Markey has been there for TSA workers

Senator has always had our back; we'll have his in election

DURING THE GOVERNMENT shutdown of December 2018, as politicians in Washington sparred over border security funding, TSA workers in Massachusetts went weeks without a paycheck. Our officers were unjustly treated as political pawns and forced to stress out about whether or not they would be able to afford rent, feed their families, or even pay to commute to work.

For these officers, political decisions had real-life consequences. Many could not pay their bills on time. Officers had to find a way to keep the heat on during a cold Massachusetts winter. Grocery budgets were slashed and reworked, mortgage payments weighed heavy on their shoulders, and some looked into applying for loans to make up the difference.

I know, I am one of them.

When decisions are made in Washington, it can often feel like our political leaders have forgotten that their actions impact the bottom line of average Americans. Choices made on Capitol Hill threw our officers, and their families, into the middle of a political fight that had nothing to do with airline security. Our union had to find a way to restore fair treatment for our TSA officers and get them the paychecks they deserved.

When we were faced with this challenge, it was Sen. Ed Markey who brought attention to our situation by speaking up for us and fighting for us in the US Senate. He and his staff were there for our officers when it mattered most. He came to our airports to see for himself how we were being affected. He listened to our stories of hardship and his staff followed through on all of our requests for assistance.

Following the shutdown, Sen. Markey introduced legislation that would ensure that the TSA has access to September 11 Security Fee revenue, giving the federal government the much-needed flexibility to pay workers in the event of a future shutdown. These funds are vital to reassure TSA officers that a disaster like this will not happen again.

Sen. Markey did not just stand with our union and its members while working to reopen the government, he followed up to make sure we are not victimized again the next time a government shutdown occurs. Now, it is time for the Senate leadership to put his legislation to a vote.

Growing up in Malden, Sen. Markey knows the experiences of working families. He knows the struggle to put food on the table and keep the heat on throughout the winter. With each decision and vote Sen. Markey takes, he has the best interests of our union members and families in mind. This is where he comes from.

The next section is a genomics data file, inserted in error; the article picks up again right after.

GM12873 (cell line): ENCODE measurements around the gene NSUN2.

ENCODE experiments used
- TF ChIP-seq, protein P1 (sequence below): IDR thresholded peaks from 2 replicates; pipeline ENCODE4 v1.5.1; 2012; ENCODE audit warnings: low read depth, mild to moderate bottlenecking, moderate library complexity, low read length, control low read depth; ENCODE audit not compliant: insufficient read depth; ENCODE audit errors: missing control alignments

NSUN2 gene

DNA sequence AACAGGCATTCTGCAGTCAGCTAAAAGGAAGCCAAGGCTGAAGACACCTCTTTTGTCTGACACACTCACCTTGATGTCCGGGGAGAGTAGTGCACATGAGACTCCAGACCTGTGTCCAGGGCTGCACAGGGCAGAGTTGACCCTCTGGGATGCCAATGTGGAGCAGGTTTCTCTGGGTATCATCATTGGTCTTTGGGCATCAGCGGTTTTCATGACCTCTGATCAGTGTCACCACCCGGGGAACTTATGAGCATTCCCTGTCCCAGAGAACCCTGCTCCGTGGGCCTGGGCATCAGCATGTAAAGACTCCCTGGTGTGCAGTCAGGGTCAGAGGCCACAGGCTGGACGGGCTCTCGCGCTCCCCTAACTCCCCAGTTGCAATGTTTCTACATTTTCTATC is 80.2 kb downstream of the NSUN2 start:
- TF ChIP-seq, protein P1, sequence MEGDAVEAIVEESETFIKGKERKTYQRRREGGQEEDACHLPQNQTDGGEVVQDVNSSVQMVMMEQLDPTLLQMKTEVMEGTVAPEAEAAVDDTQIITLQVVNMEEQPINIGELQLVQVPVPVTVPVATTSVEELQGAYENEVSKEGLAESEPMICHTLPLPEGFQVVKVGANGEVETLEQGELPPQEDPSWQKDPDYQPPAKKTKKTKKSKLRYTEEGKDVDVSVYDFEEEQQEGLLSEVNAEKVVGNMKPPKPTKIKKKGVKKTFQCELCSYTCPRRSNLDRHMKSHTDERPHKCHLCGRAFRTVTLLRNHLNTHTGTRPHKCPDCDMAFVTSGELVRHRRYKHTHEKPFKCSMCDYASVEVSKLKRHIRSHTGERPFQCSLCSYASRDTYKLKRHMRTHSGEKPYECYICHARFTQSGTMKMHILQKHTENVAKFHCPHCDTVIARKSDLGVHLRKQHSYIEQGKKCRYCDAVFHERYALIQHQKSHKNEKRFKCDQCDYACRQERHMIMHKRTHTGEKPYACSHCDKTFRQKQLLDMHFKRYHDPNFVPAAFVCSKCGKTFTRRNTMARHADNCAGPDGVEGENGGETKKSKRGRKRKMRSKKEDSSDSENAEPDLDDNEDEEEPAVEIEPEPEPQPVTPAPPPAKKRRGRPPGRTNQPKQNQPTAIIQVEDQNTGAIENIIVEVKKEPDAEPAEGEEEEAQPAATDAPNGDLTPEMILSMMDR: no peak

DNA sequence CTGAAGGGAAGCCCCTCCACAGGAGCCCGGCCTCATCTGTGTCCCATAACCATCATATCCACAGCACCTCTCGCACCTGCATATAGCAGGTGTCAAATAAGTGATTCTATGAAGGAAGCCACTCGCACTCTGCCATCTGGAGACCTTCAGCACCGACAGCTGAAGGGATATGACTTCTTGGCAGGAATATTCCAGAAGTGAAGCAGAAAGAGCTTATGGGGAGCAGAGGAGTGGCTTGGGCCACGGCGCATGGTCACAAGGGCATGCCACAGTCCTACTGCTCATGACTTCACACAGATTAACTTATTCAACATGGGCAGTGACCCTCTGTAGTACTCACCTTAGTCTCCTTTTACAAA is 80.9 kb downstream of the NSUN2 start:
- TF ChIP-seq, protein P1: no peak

As the son of a union leader, he learned the power of solidarity from a young age, and has carried these lessons with him throughout his career. He has stood on picket lines, supported striking workers, and fought for dignified work for every person, regardless of where they come from or how much money they earn.

Since the creation of the TSA, Sen. Markey has made it his mission to fight for legislation that furthers our best interests. He has worked to pass key aviation security measures that increase the security of both passengers and TSA officers and successfully increased funding to strengthen and support the TSA and its workforce.

Meet the Author
After the September 11 attacks, the American public united around the phrase, “Never forget.” We never forget the brave people and first responders who died that day as their legacy lives on almost 20 years later. But Sen. Markey understands that “Never forget” is more than just a slogan – it means that we must continually recommit to the safety of our passengers, the public, and aviation professionals.

Sen. Markey understands that TSA officers go to work every day to protect the safety of the American public. He knows that our officers are dedicated to the mission of ensuring aviation security, and I feel confident knowing that Sen Markey has our back. I look forward to having his as I head to the ballot box this September.

Mike Gayzagian is president of AFGE Local 2617, the union representing TSA officers in Boston.